Public Relations without purpose is just noise | B2B PR
What we mean by a ‘purpose-led’ brand
As the notable brand visionary Simon Sinek says, “If you hire people just because they can do a job, they’ll work for the money. The goal is not to just hire people who need a job, but to hire people who believe what you believe.” Similarly, people don’t buy what you do, they buy why you do it and what you do only serves to prove that.
It is the why that is the essence of your brand purpose. It is the reason why your organisation exists. Your why is embedded in your value proposition and it forms the cornerstone of your communication strategy.
But why should I care?
A survey of nearly 30,000 consumers found that 62 percent of them want companies to take a stand on issues such as sustainability, transparency and fair employment practices. They also expect meaningful products, service and experiences. Price and product characteristics used to be the key differentiators, but companies now need to look beyond that to stand out.
Brand purpose provides a way to differentiate your brand, establish relevance and connect with customers (and employees!) on a deeper and more meaningful level.
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Developing your brand purpose
It comes down to three main parts — creativity, authenticity and relatability.
Be inspired by what you’ve seen, read and heard, including about the beginnings of your brand. Sit down with your teams and ask them what they love about the company and what they would change about it if they could. Take surveys and glean information from people that matter.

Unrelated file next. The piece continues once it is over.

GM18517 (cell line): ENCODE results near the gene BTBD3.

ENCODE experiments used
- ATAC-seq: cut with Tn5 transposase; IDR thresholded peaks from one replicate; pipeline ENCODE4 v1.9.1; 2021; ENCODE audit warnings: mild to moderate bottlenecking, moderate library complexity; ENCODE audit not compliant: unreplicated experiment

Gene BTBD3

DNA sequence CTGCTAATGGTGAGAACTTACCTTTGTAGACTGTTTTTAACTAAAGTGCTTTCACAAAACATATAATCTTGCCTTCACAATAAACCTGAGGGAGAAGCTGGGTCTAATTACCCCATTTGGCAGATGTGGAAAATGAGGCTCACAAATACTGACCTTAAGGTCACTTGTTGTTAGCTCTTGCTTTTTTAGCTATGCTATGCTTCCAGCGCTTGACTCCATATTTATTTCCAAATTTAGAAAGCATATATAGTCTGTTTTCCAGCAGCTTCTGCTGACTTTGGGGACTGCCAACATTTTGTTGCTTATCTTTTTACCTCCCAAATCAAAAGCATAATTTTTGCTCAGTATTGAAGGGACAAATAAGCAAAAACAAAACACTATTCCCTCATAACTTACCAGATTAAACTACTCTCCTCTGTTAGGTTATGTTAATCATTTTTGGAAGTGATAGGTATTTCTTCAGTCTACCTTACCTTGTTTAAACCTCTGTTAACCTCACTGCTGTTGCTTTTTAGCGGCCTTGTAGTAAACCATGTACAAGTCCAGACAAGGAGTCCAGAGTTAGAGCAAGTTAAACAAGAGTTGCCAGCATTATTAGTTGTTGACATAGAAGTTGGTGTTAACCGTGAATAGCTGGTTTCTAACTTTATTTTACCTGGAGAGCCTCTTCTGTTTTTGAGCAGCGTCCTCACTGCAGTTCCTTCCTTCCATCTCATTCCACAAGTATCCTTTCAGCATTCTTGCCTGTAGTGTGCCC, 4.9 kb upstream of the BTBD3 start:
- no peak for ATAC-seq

Authenticity is more difficult. Consumers will spot a fraud or fake authenticity a mile off, and it will actively put them off. Be genuine and clear.
Relatability is about being down-to-earth and human. At the end of the day, businesses selling products or services are made up of humans, and customers want to be able to see that. This is particularly important in B2B communications where relatable companies understand and communicate how they can make the lives of everyone in their business environment better — suppliers, employees and the end customer, and what value they can add.
Perhaps the most well-known example of a purpose-led brand is Dove. Originally a soap and beauty product company, Dove is now a company with a purpose to discover the value of ‘real’ beauty and improve self-esteem worldwide. These values are reflected in their campaigns that portray every-day women instead of models, and encourage them to embrace their natural bodies.
Brand purpose and PR
An authentic, compelling brand purpose that is relevant to target audiences offers companies an opportunity to create a community of loyal, engaged and valuable brand stakeholders.
Brand purpose needs to be embedded into everything a company says and does and be presented at every touchpoint for the business. This starts with consistent messaging that runs like a thread through content (press releases, interviews, social media, and any other messages that exist in the public domain).
This is a long-term effort that will make you visible, valued and understood.
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